so many people managed to break their OMV installation, the current documentation seems to be one of the reasons.

    So many?? Show me another post where this happened.


    As OMV "declares" itself as a distribution, maybe even further steps should be taken to prevent running standard package management commands by accident (i.e non-OMV documents & tutorials)?

    NO! OMV is meant to use the web interface. Stop trying to change the underlying OS that power users enjoy.


    : set an alias for these commands that displays above text too and asks for confirmation?

    This is ridiculous. Not only would the user have to have it in their profile to be of any use, plenty of people might change it or call the full path of the command. You are trying to change standard Debian behavior that some people like myself have been using for 15+ years. Why don't you work on documentation and education of noobs instead of "fixing" something that isn't broken.

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  • I don't want to read through all this:


    https://debian-handbook.info/b…debar.questions-conffiles -> handling configuration file related question


    If a configuration file is replaced by the one from the package, it is renamed to <confffile>.dpkg-old. If one chooses to keep the old configuration file instead, the new file is installed as <confffile>.dpkg-new. So no file is overwritten or lost. All you old configuration files are still there and have the suffix .dpkg-old. All you would have to do is: Rename them and remove the suffix. But don't do that blindly, just do it for the ones you replaced by the configuration files shipped with the packages.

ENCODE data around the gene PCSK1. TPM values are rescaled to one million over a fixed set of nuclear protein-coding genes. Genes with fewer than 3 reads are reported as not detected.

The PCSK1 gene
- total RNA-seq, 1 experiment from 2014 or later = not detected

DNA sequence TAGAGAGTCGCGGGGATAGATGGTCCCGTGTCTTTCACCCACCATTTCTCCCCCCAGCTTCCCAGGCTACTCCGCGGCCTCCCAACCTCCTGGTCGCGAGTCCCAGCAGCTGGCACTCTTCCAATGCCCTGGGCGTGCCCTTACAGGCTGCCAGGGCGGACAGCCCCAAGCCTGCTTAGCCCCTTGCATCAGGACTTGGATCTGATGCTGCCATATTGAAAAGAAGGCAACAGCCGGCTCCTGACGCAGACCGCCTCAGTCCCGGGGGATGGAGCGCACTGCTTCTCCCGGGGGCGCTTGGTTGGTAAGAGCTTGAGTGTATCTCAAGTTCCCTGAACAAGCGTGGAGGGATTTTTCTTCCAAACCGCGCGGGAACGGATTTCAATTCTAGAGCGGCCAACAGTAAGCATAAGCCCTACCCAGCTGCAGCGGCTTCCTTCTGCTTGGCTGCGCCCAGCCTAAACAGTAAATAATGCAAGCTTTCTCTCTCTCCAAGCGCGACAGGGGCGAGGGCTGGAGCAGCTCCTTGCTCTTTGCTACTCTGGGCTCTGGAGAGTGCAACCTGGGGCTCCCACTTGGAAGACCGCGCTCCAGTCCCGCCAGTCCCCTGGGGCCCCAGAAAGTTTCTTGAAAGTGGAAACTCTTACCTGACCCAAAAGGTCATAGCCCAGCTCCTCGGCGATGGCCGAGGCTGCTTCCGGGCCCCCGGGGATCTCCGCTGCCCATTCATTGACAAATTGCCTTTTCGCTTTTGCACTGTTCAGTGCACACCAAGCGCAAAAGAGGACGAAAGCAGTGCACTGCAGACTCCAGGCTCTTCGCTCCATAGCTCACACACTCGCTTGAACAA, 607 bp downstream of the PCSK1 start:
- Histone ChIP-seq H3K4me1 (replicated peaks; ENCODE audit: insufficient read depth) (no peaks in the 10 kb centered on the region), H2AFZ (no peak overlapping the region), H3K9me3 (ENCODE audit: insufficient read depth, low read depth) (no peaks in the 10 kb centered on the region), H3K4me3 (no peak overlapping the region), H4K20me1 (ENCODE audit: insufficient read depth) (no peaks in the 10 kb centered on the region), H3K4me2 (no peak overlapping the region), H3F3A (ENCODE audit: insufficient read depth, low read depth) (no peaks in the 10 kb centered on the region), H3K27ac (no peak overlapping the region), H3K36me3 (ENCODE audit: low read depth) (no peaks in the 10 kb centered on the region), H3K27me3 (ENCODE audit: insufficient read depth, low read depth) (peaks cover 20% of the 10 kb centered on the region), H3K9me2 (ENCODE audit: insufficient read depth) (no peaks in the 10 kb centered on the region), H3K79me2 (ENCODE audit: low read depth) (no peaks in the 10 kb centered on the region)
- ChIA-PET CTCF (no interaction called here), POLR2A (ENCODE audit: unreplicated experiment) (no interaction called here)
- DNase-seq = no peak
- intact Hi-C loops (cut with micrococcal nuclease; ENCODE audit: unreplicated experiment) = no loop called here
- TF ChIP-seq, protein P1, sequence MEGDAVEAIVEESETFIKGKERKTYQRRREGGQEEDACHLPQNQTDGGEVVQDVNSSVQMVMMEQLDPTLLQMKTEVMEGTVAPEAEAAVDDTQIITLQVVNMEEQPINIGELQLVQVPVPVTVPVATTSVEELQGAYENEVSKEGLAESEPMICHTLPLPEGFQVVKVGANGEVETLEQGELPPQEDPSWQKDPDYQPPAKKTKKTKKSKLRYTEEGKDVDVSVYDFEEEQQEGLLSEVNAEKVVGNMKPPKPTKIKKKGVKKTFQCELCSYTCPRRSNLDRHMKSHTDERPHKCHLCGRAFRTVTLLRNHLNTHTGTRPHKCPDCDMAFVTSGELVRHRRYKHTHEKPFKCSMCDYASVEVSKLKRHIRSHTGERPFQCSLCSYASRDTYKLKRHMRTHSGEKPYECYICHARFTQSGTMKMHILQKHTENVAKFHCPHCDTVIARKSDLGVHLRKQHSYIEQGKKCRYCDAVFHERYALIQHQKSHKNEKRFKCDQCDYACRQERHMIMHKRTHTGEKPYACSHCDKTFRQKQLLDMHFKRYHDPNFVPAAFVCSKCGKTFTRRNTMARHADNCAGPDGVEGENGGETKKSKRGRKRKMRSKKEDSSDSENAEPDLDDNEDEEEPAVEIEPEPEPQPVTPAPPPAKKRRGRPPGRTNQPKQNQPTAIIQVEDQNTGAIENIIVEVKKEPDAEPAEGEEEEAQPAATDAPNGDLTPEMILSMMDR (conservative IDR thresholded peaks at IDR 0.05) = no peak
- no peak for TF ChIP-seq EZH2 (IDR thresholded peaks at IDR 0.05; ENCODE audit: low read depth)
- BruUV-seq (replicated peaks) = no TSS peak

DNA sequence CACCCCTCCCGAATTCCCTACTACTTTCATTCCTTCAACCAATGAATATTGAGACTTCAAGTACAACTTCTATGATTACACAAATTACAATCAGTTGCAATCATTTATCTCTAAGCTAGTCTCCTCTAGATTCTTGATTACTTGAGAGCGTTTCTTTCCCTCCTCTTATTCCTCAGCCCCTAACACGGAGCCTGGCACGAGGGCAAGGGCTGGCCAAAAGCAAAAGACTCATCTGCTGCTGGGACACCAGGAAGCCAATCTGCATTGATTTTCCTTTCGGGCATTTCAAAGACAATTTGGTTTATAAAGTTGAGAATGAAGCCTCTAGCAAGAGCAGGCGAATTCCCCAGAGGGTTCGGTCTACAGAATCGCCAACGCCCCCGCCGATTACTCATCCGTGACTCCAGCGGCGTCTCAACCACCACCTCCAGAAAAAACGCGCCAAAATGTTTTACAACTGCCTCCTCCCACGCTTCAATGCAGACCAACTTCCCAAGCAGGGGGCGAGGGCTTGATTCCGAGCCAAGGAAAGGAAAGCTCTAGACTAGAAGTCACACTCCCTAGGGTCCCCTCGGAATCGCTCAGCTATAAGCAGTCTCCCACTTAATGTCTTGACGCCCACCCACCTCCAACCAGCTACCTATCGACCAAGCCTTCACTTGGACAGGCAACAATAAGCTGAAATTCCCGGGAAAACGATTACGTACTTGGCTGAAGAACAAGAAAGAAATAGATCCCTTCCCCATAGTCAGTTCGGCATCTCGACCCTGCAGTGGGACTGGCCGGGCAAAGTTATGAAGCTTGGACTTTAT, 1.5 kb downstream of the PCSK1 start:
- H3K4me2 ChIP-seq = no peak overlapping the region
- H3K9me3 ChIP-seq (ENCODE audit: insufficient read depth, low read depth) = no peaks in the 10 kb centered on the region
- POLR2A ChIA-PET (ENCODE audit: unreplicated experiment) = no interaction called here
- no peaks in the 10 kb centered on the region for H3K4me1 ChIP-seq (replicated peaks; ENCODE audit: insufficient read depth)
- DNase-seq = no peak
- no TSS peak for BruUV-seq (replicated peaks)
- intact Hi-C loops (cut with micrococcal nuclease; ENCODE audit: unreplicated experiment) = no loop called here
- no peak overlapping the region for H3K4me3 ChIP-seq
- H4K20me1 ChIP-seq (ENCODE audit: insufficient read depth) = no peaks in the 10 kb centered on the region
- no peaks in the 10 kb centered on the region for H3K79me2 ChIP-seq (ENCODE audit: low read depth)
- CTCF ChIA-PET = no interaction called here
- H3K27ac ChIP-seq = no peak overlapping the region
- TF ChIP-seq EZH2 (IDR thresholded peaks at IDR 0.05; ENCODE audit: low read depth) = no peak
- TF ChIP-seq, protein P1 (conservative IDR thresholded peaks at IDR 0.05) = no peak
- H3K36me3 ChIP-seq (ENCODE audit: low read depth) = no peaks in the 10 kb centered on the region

Also OMV in earlier releases was able to restore the configuration files it tries to handle as well. I don't know if this is still possible with the salt-variant of handling configuration files. In every case: your old configurations are still there.


    Preseeding of debconf can be used to avoid debconf prompts. However, this is a very powerful tool und usually not used by inexperienced users. My scripts for example use it to handle some situations. OMV avoids these prompts by simply disabling the debconf frontend via DEBIAN_FRONTEND=noninteractive.